"You need to think of AWS as a utility and have somebody looking every minute at the thresholds and alerts," the partner added. "CloudWatch is a start but you can't expect AWS to do it for you. At the end of the month, you should know what your bill is going to be."

AWS also allows customers to receive billing alerts, though many customers don't know this is available. Billing alerts help companies better manage AWS costs.

Properly manage APIs

Another AWS offering, CloudTrail, records API calls. When trying to track use patterns and scale appropriately, companies should use this service.

And with regard to security, companies also must manage their API keys as if they were the corporate credit card. It can also be helpful to minimize developer access to API keys.

Perform cost analyses

A relatively new AWS product called Cost Explorer lets users see what they've been spending on the platform in an easy-to-read format. But to get the most out of this tool, don't put just one person in charge of it. The more people who know what the company is spending on cloud, the more likely they are to take ownership.

Tag AWS resources and do maintenance

"To maximize value for their money, customers must be diligent in tagging resources based on use," said Peter Roosakos, principal and co-founder of Foghorn Consulting. Tagging also makes AWS' Cost Explorer easier to use. Once IT teams tag resources and it becomes clear what is underutilized, it's then time to create a disposal plan. Tools such as the open source Janitor Monkey from Netflix can look for unused resources to clean up and remove them. 

 

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This was last published in April 2015

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How do you keep costs low in AWS?
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One of the things we do to keep costs low(er) in AWS is to make extensive use of elastic IPs. We do a fair amount of load testing using SOASTA, which involved spinning up machines for load generators and monitors. hen we do this for some content delivery networks we have to provide a list of IPs at least a week in advance. Using elastic IPs allows us to provide those IPs without keeping the machines running, so that we can spin them up and assign them the IPs, then shut them down until we need them for the test. Rather than spinning them up and leaving them running but idle for a week before the test is to be conducted.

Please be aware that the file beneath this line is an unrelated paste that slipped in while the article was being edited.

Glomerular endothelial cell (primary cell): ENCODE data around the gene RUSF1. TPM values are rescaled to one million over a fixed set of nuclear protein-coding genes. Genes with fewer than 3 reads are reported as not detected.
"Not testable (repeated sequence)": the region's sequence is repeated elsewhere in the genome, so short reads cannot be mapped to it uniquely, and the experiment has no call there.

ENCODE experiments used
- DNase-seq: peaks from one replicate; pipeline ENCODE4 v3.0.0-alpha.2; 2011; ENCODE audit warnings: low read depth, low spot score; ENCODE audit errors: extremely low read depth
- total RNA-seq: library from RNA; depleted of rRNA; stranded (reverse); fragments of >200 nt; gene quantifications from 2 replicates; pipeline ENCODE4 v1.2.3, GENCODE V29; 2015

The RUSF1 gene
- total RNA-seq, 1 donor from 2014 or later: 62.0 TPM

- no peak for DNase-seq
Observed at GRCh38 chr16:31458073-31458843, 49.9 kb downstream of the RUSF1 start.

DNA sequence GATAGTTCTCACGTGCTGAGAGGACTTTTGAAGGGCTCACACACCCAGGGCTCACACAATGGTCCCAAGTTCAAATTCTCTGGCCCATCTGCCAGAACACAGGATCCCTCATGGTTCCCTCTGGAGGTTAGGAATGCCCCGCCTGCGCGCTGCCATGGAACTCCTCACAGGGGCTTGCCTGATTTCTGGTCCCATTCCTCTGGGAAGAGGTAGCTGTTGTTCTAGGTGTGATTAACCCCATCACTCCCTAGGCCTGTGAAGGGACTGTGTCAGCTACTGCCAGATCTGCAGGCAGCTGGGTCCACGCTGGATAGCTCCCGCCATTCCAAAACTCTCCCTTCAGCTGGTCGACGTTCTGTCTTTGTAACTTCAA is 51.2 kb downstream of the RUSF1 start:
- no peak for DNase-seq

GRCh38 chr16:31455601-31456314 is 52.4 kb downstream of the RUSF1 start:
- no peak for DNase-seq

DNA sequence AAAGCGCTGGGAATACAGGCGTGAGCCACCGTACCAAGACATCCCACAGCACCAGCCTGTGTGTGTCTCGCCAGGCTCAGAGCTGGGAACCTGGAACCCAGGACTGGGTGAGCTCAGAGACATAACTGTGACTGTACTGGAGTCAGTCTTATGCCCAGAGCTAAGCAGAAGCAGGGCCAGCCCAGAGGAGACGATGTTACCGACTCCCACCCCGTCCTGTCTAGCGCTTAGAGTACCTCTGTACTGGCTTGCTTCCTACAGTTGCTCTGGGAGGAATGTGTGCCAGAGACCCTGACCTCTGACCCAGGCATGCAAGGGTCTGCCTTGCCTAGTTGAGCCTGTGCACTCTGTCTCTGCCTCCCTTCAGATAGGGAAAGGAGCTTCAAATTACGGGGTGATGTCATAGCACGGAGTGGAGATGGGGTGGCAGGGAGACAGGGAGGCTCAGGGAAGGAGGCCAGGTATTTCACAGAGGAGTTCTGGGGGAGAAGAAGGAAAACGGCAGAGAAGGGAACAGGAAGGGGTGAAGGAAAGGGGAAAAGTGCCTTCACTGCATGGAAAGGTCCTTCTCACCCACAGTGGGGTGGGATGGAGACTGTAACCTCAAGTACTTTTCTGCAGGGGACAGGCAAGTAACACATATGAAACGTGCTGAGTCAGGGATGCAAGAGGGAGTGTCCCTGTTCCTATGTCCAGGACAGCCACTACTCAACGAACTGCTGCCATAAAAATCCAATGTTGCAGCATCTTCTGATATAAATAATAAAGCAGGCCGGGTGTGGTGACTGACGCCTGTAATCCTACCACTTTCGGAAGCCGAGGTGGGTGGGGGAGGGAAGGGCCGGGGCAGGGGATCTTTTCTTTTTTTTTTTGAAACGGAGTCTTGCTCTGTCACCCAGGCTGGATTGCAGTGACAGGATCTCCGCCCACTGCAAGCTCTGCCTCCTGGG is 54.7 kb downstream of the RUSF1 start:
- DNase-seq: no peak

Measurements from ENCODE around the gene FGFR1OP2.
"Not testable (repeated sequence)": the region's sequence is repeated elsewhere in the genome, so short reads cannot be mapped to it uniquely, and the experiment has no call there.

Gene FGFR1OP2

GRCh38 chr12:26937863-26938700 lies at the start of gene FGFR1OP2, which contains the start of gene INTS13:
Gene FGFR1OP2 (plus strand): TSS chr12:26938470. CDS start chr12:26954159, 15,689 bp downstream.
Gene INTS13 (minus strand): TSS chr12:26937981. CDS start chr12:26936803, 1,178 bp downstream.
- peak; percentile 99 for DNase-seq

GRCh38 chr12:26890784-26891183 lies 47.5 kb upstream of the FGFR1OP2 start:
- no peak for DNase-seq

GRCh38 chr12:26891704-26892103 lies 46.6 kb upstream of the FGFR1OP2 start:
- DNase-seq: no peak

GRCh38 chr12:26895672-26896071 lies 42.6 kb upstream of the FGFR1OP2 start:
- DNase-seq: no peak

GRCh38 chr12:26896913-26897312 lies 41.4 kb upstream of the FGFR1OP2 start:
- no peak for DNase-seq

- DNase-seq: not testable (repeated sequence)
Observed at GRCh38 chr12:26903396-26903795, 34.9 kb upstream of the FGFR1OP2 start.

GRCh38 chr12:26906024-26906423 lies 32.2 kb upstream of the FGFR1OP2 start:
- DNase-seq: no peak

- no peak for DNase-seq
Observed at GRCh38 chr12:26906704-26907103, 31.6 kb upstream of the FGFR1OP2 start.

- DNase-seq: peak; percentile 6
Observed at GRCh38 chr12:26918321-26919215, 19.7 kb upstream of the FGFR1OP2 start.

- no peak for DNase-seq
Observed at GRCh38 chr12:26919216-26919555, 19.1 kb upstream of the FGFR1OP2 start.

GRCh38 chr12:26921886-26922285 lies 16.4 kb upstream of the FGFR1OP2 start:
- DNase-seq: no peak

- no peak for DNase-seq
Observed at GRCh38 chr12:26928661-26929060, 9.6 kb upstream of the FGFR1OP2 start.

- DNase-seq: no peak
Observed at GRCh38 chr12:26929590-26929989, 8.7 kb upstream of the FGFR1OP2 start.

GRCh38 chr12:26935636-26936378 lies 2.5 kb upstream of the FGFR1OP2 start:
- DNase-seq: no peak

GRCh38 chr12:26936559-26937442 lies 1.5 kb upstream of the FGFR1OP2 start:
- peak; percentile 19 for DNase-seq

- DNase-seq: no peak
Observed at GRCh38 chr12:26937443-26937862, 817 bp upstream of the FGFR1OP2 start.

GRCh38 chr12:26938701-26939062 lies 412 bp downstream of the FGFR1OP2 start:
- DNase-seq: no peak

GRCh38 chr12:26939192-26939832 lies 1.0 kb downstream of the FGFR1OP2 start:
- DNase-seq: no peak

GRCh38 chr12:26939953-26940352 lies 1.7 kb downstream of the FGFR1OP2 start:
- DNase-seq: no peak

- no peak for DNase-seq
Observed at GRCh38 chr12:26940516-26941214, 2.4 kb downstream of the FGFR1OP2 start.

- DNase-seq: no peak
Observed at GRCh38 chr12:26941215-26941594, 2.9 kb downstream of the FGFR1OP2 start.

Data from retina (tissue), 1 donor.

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Like Michael, we use AWS for our CI and testing apparatus. The benefit is that we can spin up fifty environments at one time and run our tests in parallel, but we also focus on shutting down those machines as soon as those tests are completed. The biggest money drain is setting up environments, performing tests, and then leaving those machines running. Sometimes, we do have to keep a machine running for an extended period (security scans, etc.) but we try to keep those to one-offs.
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ParkMyCloud -- basically a programmable on/off switch for idle AWS resources. (I am a consultant for them.)